I am new to the forum and have been playing for about 9.5 months. I am learning to read music and yes I have a teacher. I am in my early 40's.

I am also learning to read music. i played clarinet and saxophone in middle school and essentially had to start over reading music. I also play drums, guitar, percussion, and ukulele---though am unfortunately self taught (read stagnated and mediocre at best) as a result. Most of this music is rock/country/funk/grunge.

I can play the following piano pieces in their entirety: Fur Elise, Moonlight Sonata first movement, Raindrop Prelude (Op. 28 no. 15), and Opening by Philip Glass. I can play them---but am not happy with the final product.

I am currently making early progress on Handel's Suite for Harpsichord No.4 (Sarabande movement-HWV 437), Bach's Prelude in C major, and Chopin's funeral march.

My question is: What is your approach to polish? Do you move on or not move on to the next piece until it is near a professional sounding level (I have failed miserably to rise to this standard)?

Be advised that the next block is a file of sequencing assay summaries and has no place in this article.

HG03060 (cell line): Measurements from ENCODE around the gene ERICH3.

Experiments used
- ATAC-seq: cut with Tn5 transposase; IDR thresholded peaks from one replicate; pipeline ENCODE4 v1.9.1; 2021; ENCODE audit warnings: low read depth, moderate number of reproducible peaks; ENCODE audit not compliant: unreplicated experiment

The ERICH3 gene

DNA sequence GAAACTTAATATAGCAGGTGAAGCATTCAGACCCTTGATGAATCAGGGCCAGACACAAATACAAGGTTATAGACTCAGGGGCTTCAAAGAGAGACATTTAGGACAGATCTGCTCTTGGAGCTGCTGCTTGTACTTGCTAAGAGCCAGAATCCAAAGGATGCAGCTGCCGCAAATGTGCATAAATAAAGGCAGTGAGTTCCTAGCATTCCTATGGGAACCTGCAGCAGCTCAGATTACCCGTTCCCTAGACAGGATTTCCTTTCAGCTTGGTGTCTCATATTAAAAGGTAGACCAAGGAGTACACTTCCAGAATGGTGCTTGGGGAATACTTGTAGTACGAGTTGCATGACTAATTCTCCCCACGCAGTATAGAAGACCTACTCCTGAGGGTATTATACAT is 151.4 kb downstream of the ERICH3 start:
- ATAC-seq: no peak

Or do you just spend a few minutes per session working on the trouble spots and aim for a presentable version in the upcoming months or even years?

Do you accept that a piece is being played to the best of your current ability or strive for a much higher standard?

I imagine there is no right/wrong---just interested to hear different viewpoints.

i have recently allowed myself to move on (due to frustration--perfectionist tendencies) and work on trouble spots in the hopes of having a decent version at my fingers in a 90 day span or so.